Feminism as an Anti-Oppression Cause
|Mar 9, 2011|
Toril Moi’s Afterword:-
“Simone de Beauvoir now belongs to a past generation. Her pioneering example has opened the way for women to be taken seriously – and loved – as intellectuals and as women. On the threshold of the twenty-first century, she still makes it easier for us to live our lives as we wish, without regard to patriarchal conventions. My awareness of the complexities and contradictions of her life has added depth to my admiration for Simone de Beauvoir. Her persistent and patient efforts to become an independent woman, to build a literary career for herself, and to devote herself to the solitary task of writing testify to her courage, patience and fortitude. Her absolute insistence, in the face of patriarchal prejudice, on her self-evident right to emotional and sexual happiness is truly exemplary: one could hardly expect her to have done it all without displaying the slightest trace of pain or psychological conflict. It ought not to surprise us that, like the rest of us, she too was torn by the contradictions of a patriarchal society. Reading her autobiography, I am struck at once by her strength, energy and vitality, and by her helplessness and fragility. When I realize how hard it was for her to gain a sense of autonomy and independence, I find her achievements all the more admirable. To admire, however, is not to worship. We do not need to be perfect, Simone de Beauvoir teaches us; we simply need never to give up. To me, that is both a comforting and an utterly daunting prospect.”
My own interpretation of the term “feminism” has always been that it is a cause to attain the ideal situation where women can enjoy, in the same way men can, all civil rights and freedoms (as stipulated in the Universal Declaration of Human Rights adopted by the United Nations), without any sexist code, whether in terms of race, nationality, religion, politics, culture or social norm, imposed unfairly on them. More crucially, it represents first and foremost an unequivocal renunciation against human oppression of any kind, be it explicit or implied by tradition.
As liberated as women are in economically affluent Hong Kong, indigenous female villagers in the New Territories are denied an important property right that has been enjoyed by their male counterparts. They are not allowed to apply for a village house under the New Territories Small House Policy. If this is not blatant sex discrimination, I don’t know what is. I can recall vividly the scene where irate male villagers were menacingly towering over slender-built ex-legislator Christine Loh when she attended a campaign trying to fight for indigenous village women’s right to inherit such village houses. What is even more ridiculous is that the United Nation found it necessary in 1995 to alert the Hong Kong government that the policy was discriminatory against women, and the policy was specifically exempted from the Sex Discrimination Ordinance in 1996.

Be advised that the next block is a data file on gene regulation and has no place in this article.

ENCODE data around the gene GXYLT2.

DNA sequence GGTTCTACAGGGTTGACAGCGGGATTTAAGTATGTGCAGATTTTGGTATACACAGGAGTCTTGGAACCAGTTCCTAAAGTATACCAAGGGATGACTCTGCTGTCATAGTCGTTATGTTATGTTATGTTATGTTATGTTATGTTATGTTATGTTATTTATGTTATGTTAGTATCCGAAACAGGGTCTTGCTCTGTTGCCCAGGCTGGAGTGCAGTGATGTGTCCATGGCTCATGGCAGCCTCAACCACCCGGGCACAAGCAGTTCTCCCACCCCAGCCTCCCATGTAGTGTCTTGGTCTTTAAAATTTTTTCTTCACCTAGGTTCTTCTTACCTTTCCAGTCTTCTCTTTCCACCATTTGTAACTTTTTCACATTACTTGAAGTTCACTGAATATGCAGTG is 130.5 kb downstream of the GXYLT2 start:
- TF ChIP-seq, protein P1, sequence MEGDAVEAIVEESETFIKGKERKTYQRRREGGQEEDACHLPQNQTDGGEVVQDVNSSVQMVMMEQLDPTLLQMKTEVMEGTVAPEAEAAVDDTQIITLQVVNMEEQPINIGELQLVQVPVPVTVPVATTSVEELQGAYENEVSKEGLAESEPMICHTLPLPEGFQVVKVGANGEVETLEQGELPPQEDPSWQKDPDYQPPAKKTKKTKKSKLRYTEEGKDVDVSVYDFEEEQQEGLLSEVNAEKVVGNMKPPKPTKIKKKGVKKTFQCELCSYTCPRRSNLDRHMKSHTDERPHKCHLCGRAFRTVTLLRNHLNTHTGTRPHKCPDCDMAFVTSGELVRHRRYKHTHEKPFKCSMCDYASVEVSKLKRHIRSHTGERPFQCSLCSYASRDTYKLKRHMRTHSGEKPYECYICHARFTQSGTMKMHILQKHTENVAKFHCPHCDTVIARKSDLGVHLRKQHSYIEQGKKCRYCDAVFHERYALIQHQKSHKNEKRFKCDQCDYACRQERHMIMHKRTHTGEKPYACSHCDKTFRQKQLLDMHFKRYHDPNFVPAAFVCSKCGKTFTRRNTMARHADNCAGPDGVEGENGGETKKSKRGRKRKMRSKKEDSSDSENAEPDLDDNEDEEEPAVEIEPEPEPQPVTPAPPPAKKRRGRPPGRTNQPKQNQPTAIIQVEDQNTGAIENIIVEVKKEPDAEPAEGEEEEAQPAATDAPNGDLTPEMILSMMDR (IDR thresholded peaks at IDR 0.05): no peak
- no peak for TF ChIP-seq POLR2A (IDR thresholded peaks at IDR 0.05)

As a general equal rights issue, I don’t see why so-called indigenous New Territories male villagers who have reached the age of 18 should continue to enjoy such a housing privilege, when the remainder of Hong Kong society has always been denied such a right. This privilege is the combined outcome of a 1972 well-meaning British government policy to accommodate indigenous villagers and an antiquated village custom whereby male villagers in a clan used to be able to build houses for themselves and their sons on their land. Fast-forward 39 years, there is now an application waitlist of 150,000 villagers for village houses. In housing-short Hong Kong, I just don’t understand why politicians are not making a big deal out of this issue. But I digress.
Back to the situation of Chinese women in Hong Kong. Apart from the example of indigenous female villagers being discriminated against in a tangible way, many Hong Kong women still shoulder an intangible deadweight, and that is, traditional preaching that originate from patriarchal Confucianism and 朱熹、’s 三綱五常, which underscores male dominance and subjugation of the weaker sex. That preaching, handed down from generation to generation, has managed to shackle even the most educated amongst them. Married women willingly take on the slaving multi-tasking duty of being bread earners, wives, housekeepers and mothers, often with little help from their other halves. Mature single women have to face being labeled unkindly and in sexist ways as “中女” (nickname for middle-aged women), “剩女” (leftover women). Divorcees are still looked upon with suspicion and disdain. Oppression comes in the surreptitious form of tradition!
Being assertive is not the same as being aggressive, which adjective a lot of anti-feminists like to use on women whenever the latter try to voice their opinion about their rights and freedoms. Feminism has always been about encouraging women to be assertive rather than aggressive on the issue of attaining the rights and freedoms that any human being is entitled to. I tend to think that characterization of feminism as the promotion of misandry is dead wrong. If it is going to be constructive to society, both sexes need to understand themselves and their opposites a little better.
I would highly recommend that all women and men in Hong Kong read Simone de Beauvoir’s The Second Sex, if they have not already read it. The version I read was H. M. Parshley’s 1953 translation. There is a 2009 unabridged version translated by Constance Borde and Sheila Malovany-Chevalier.
Finally, happy International Women’s Day to all women in Hong Kong and the world over!